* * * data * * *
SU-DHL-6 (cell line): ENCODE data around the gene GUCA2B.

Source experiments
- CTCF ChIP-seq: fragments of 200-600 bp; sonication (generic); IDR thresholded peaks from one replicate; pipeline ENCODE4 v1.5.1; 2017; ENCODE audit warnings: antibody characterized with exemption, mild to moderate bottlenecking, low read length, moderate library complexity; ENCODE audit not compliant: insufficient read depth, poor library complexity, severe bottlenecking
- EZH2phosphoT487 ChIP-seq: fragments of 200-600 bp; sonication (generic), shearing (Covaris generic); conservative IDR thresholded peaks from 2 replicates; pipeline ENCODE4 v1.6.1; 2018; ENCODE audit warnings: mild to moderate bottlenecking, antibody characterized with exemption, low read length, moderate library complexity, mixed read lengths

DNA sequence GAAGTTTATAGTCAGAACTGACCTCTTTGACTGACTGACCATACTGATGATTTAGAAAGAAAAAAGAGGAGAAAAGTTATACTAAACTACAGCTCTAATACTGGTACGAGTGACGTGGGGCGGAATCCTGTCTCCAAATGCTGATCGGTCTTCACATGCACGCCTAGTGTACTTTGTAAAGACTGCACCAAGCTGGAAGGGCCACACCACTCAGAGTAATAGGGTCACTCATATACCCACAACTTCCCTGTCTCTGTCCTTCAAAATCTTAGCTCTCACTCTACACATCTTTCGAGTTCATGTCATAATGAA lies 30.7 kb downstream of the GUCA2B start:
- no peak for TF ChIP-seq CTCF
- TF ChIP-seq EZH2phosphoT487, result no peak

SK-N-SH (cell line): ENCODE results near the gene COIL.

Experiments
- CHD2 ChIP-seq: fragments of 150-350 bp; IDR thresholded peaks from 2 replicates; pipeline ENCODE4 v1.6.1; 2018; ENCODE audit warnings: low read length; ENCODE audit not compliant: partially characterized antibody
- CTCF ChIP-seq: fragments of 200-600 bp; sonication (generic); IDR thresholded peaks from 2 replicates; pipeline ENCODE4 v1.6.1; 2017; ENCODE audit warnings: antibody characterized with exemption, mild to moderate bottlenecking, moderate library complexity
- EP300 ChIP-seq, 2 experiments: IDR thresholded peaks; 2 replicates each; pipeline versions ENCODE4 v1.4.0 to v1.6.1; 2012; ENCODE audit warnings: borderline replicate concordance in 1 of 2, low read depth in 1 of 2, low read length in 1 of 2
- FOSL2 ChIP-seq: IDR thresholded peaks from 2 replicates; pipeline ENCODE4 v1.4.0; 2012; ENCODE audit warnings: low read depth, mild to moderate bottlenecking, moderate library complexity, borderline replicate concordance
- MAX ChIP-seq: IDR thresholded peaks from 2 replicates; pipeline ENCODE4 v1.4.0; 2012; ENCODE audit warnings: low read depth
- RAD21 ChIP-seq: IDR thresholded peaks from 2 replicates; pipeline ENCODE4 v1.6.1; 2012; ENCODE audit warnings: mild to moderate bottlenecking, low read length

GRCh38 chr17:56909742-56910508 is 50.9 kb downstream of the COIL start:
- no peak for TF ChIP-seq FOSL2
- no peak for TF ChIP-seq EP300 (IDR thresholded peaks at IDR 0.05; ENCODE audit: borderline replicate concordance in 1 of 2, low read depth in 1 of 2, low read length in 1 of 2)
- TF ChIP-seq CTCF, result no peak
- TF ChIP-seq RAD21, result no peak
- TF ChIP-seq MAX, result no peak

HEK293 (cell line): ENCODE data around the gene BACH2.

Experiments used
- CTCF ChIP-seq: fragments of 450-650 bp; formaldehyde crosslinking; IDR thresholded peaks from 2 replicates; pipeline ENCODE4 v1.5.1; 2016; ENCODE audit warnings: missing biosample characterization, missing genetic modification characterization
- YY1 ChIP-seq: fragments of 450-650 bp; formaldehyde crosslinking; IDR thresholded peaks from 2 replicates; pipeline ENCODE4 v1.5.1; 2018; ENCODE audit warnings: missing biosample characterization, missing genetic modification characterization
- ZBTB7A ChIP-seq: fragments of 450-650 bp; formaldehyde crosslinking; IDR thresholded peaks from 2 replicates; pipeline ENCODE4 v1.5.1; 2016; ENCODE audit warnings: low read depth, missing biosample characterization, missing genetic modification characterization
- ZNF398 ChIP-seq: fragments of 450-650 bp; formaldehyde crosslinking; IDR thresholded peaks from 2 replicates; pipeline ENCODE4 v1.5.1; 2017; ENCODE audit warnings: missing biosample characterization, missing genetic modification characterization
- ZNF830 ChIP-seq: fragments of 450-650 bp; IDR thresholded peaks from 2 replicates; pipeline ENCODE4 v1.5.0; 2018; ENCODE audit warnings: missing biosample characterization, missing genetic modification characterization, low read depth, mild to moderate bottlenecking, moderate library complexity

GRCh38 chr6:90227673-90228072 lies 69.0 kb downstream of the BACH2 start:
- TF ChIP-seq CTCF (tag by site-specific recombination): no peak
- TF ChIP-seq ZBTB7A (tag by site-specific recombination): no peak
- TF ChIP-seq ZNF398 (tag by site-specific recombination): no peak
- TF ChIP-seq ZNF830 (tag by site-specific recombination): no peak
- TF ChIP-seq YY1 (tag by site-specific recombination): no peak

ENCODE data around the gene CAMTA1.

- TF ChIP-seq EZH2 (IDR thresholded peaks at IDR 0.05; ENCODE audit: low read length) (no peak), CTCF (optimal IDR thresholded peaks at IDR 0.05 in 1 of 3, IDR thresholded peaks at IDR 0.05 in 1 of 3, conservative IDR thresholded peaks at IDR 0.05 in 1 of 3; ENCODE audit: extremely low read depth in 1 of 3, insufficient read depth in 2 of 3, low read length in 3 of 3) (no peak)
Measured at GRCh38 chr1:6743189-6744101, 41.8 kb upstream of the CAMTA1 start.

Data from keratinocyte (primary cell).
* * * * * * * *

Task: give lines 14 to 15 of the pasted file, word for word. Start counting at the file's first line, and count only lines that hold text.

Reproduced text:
- MAX ChIP-seq: IDR thresholded peaks from 2 replicates; pipeline ENCODE4 v1.4.0; 2012; ENCODE audit warnings: low read depth
- RAD21 ChIP-seq: IDR thresholded peaks from 2 replicates; pipeline ENCODE4 v1.6.1; 2012; ENCODE audit warnings: mild to moderate bottlenecking, low read length